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In the setting of coarctation of the aorta (CoA), clinical symtoms and signs, exercise testing and imaging techniques help identify patients in need of intervention. Nonetheless, cardiac catheterization is still regarded as the gold standard for the evaluation of haemodynamically significant CoA. According to the European Society of Cardiology Guidelines (ESC), all patients with a non-invasive pressure difference >20 mmHg between upper and lower limbs with arterial hypertension, pathological blood pressure response during exercise, or left ventricular hypertrophy (LVH) should have intervention (class I recommendation, level of evidence C), while hypertensive patients with ≥50% aortic narrowing relative to the aortic diameter at the diaphragm level on imaging, should be considered for intervention (class IIa recommendation, level of evidence C).
Clinical, imaging and catheterization data of 42 consecutive subjects with CoA suspected to be haemodynamically significant and undergoing cardiac catheterization from October 1998 to November 2011 with complete clinical and catheterization data were reviewed retrospectively. The ability of Class I and IIa recommendations in identifying patients with a peak-to-peak pressure gradient ≥ 20 mmHg at catheterization was tested.
42 cases were analysed, 31 were male (74%); mean age at cath 35.1 ± 4.8 years; 26 (62%) had native CoA; 26 (62%) bicuspid aortic valve; 3 (7%) left ventricular ejection fraction < 55%; 33 (79%) hypertension; 22 (52%) had LVH; and 23 patients (54.8%) had a peak-to-peak pressure gradient ≥ 20 mmHg. Combination of class IC and IIaC recommendations predicted a significant pressure gradient with a sensitivity of 0.87, specificity of 0.37, positive predictive value of 0.62 and a negative predictive value of 0.70. Overall diagnostic accuracy was 0.64.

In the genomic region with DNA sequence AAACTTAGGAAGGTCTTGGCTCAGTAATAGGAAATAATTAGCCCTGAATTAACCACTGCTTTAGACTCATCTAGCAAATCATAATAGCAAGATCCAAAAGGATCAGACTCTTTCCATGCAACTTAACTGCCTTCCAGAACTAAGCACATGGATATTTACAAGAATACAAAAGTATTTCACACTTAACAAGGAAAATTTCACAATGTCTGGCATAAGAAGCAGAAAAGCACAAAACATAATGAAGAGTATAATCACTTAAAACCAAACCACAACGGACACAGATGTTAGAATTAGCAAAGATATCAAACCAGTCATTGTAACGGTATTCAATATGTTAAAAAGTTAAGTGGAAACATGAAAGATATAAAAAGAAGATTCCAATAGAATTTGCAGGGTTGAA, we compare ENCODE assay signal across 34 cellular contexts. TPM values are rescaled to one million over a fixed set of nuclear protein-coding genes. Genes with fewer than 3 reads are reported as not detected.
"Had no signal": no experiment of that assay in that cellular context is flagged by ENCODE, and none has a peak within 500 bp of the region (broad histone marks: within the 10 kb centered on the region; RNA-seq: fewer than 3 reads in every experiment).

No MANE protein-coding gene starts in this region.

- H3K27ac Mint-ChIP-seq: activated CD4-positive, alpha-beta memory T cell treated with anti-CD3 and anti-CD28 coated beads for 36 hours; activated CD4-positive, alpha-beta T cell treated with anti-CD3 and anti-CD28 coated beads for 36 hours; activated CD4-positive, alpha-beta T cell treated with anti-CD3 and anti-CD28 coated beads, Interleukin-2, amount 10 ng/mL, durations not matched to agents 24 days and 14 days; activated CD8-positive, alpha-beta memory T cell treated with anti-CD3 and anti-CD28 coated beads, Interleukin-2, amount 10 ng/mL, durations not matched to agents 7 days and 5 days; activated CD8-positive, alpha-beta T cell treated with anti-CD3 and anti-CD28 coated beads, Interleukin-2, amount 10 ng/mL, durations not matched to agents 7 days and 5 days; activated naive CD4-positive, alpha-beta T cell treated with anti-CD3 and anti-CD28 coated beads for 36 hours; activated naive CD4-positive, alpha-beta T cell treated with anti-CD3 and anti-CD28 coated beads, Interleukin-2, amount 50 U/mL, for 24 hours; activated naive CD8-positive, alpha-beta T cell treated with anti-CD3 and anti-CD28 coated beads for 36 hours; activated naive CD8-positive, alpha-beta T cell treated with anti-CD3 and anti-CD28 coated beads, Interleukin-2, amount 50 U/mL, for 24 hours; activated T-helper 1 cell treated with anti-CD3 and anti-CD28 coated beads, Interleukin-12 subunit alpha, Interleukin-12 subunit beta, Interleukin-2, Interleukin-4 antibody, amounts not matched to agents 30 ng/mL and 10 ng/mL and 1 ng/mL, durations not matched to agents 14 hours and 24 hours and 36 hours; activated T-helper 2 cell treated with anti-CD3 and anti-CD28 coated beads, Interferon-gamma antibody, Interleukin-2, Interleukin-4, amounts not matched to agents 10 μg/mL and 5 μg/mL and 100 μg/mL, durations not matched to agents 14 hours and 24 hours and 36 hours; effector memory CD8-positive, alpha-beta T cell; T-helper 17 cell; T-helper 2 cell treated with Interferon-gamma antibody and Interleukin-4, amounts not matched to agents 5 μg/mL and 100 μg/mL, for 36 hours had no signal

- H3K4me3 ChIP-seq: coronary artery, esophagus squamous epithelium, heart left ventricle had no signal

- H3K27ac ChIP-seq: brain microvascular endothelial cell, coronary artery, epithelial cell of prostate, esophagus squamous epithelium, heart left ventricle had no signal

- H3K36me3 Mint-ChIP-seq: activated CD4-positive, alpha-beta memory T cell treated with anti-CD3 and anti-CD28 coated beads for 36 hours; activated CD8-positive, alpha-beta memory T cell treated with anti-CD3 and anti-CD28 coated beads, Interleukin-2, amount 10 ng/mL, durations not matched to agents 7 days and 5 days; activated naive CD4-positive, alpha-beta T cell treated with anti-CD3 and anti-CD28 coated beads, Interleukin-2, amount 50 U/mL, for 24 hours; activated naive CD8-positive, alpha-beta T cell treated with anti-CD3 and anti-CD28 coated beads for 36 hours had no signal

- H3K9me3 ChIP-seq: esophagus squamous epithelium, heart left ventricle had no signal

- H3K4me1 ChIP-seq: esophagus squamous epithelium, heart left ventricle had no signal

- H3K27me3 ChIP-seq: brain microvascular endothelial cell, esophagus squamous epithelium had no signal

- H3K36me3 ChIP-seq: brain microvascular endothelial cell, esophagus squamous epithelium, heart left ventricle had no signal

Current ESCguideline critera to identify patients with CoA needing intervention performed poorly in predicting a significant pressure gradient at catheterisation. Further efforts are needed to develop a reliable noninvasive method to classify patients with CoA, thereby safely reducing the number of diagnostic catheterizations
Poster Sessions, Expo North
Monday, March 11, 2013, 9:45 a.m.-10:30 a.m.
Session Title: Congenital Cardiology Solutions: Adult Congenital Heart Disease
Abstract Category: 12. Congenital Cardiology Solutions: Adult
Presentation Number: 1292-133
- 2013 American College of Cardiology Foundation